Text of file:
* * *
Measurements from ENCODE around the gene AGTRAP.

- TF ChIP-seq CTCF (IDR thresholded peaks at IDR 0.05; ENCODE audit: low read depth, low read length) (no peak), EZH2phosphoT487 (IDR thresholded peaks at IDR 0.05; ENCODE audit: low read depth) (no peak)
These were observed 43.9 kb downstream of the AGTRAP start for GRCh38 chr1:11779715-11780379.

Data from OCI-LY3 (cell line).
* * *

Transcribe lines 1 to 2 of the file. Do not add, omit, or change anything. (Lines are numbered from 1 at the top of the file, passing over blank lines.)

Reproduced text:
Measurements from ENCODE around the gene AGTRAP.

- TF ChIP-seq CTCF (IDR thresholded peaks at IDR 0.05; ENCODE audit: low read depth, low read length) (no peak), EZH2phosphoT487 (IDR thresholded peaks at IDR 0.05; ENCODE audit: low read depth) (no peak)